The exact formula for the attenuation of E&M waves in a conducting material can easily be found in most textbooks on applied E&M.

I am wondering if such a equation (approximation or not) exists for an insulator.

  • 2
    $\begingroup$ Like propagation through glass? $\endgroup$
    – Jon Custer
    Nov 16, 2022 at 15:42

2 Answers 2


If the insulator isn't a perfect insulator, and you know its conductivity (at the frequency of interest), you can calculate its inherent attenuation constant the same way you would with a conductor.

But practically, the attenuation in an insulator is often determined by the presence of impurities in the insulator, rather than its inherent properties. For example, iron, hydroxyl, and oxygen ion impurities are some of the major sources of attenuation in glass optical fibers. Only by extremely rigorous purification of the glass to remove these impurities before drawing the fiber are we able to manufacture optical fibers with attenuation below 1 dB/km.

So determining the attenuation of practical materials often comes down to an engineering question of determining what impurities they're contaminated with. And you might actually use an attenuation measurement (absorbance spectroscopy) to determine the impurity types and concentration, rather than the other way around.

  • 1
    $\begingroup$ Simple question, beautiful answer. Why do some believe that always immediately close the questions? $\endgroup$ Nov 18, 2022 at 5:44
  • $\begingroup$ @HolgerFiedler, to be fair my answer does say this is essentially an engineering question, and "it's an engineering question" is one of the explicitly valid close reasons. $\endgroup$
    – The Photon
    Nov 18, 2022 at 17:05
  • 1
    $\begingroup$ Which doesn't mean that I don't think explaining why something is actually an engineering problem isn't a valid physics answer, or else I wouldn't have posted. $\endgroup$
    – The Photon
    Nov 18, 2022 at 17:09

As @The-Photon implies in their nice answer, the reason you won't see a separate formula for the attenuation of electromagnetic waves in insulators is because the same formula applies. The attenuation constant $\alpha$ for the electromagnetic wave $$E_y(z)=E_0e^{-\alpha z}\cos{\left(\omega t±\beta z\right)}$$ is given by $$\alpha^2 = \frac{\sigma^2\mu}{2\epsilon\left(1+\sqrt{1+\left(\frac{\sigma}{\omega\epsilon}^2\right)}\right)}$$ When the conductivity $\sigma$ is small, this reduces to $$\alpha\approx\frac{\sigma}{2}\sqrt{\frac{\mu}{\epsilon}}$$ So for a perfect classical insulator the attenuation is zero, but no real material has zero conductivity. For example, the DC conductivity of glass is is $\sim 10^{11-15}\,\Omega\,\textrm{m}$.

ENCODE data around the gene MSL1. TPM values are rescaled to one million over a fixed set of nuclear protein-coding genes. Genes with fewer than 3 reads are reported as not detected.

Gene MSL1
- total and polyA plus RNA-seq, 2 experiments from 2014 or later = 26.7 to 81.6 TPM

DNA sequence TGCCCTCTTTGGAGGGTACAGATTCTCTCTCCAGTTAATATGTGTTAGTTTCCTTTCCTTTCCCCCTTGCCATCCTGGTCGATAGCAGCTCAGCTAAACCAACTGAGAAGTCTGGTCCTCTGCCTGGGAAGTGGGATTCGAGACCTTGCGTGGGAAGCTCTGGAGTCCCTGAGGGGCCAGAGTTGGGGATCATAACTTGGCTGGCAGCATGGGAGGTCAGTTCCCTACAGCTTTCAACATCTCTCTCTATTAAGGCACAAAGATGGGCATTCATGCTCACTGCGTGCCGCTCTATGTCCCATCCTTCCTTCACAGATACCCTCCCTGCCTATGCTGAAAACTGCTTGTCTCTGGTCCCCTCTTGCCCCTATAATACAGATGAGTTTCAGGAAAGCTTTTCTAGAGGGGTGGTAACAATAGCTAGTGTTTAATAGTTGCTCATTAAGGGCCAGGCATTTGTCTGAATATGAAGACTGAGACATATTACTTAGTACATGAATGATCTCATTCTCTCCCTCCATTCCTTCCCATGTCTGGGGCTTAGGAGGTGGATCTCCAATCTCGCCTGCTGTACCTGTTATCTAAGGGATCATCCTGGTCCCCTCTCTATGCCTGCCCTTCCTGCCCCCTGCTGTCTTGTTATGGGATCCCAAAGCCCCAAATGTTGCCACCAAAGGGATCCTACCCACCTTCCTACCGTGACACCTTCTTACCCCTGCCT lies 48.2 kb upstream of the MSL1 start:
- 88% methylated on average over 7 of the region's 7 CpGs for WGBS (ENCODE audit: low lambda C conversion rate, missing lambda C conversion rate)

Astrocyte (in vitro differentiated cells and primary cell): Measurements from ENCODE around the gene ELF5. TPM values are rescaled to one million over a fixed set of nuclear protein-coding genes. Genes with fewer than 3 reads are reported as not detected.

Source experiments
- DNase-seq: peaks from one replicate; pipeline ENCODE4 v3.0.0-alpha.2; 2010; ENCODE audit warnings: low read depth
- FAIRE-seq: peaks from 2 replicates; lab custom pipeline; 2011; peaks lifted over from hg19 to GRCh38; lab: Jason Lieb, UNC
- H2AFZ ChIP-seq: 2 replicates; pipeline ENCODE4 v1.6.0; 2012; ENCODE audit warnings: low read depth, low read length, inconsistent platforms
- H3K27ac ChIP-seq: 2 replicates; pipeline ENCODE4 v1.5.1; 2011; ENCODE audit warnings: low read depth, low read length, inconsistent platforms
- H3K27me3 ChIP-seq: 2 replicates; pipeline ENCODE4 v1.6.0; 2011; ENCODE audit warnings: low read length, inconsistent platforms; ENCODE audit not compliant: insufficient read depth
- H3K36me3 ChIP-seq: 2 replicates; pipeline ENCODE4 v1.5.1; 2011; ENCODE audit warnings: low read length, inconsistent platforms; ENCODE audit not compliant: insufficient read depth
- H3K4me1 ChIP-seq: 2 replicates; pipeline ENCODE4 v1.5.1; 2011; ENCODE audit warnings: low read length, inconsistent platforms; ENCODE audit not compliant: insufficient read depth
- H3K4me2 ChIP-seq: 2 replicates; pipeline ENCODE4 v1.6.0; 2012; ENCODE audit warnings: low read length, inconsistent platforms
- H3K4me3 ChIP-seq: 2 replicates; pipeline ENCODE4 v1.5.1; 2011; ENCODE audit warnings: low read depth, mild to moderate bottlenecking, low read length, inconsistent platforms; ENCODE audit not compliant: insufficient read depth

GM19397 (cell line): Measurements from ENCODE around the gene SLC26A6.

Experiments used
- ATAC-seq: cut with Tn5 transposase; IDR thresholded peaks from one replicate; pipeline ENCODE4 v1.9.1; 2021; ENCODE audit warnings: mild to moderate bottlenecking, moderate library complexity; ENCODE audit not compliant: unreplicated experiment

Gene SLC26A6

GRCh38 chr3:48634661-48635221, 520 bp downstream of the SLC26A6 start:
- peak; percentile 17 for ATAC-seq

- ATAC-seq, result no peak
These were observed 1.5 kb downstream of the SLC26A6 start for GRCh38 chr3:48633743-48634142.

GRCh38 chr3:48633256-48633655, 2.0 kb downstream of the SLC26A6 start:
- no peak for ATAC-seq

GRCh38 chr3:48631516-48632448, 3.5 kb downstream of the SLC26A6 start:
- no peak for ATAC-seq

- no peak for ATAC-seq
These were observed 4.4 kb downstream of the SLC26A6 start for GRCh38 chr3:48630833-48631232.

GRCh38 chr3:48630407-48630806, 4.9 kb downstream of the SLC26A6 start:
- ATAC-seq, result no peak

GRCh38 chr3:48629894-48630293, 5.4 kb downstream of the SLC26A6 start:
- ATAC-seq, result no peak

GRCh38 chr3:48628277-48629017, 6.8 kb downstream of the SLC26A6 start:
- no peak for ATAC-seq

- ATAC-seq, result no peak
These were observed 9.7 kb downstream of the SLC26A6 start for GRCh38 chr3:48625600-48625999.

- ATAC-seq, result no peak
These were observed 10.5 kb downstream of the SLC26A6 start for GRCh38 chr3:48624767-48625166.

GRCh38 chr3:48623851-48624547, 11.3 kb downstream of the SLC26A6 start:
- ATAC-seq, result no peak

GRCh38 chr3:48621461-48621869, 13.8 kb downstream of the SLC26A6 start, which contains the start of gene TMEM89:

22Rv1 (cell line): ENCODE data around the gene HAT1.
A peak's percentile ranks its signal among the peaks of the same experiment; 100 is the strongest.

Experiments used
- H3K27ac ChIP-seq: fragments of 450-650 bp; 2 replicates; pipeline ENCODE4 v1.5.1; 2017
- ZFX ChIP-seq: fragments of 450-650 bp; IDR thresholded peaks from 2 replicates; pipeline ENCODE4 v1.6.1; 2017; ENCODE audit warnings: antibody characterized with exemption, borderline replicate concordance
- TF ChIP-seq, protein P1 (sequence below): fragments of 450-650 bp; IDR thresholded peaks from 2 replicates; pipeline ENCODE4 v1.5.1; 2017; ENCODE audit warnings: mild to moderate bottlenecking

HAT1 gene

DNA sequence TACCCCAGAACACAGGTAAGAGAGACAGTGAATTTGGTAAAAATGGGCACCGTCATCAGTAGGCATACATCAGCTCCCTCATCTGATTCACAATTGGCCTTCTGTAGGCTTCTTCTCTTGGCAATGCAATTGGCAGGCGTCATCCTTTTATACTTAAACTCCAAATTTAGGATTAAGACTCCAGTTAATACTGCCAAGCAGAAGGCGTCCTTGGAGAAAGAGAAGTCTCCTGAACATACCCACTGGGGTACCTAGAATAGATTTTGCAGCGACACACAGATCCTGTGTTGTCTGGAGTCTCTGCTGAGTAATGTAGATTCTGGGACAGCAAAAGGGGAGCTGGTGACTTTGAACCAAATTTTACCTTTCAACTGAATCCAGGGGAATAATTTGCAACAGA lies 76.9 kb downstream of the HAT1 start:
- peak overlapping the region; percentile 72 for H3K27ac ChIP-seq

More importantly, again as noted by @The-photon, conductivity is frequency dependent. The relevant conductivity and permittivity are not the DC values but the frequency dependent optical conductivity and permittivity. The absorption coefficients in materials can change dramatically with frequency due to electronic bandgaps, molecular absorption bands, …. A lot of atomic, molecular, condensed matter, and plasma physics can be involved in understanding the frequency dependent values of $\sigma$ and $\epsilon$.

For example, think of an pure semiconductor at very low temperatures. It will be an insulator because no holes or electrons have enough energy to reach the conduction band. The semiconductor will be transparent to photons with energies below the semiconductor's bandgap, but photons with energies above the bandgap will be absorbed because they can kick electrons out of the valence band. Even at room temperature, the optical absorption of silicon (bandgap 1.1 eV) varies by 14 orders of magnitude going from 1500 nm (0.8 eV)to 300 nm (4.1 eV) wavelength.


Your Answer

By clicking “Post Your Answer”, you agree to our terms of service and acknowledge that you have read and understand our privacy policy and code of conduct.

Not the answer you're looking for? Browse other questions tagged or ask your own question.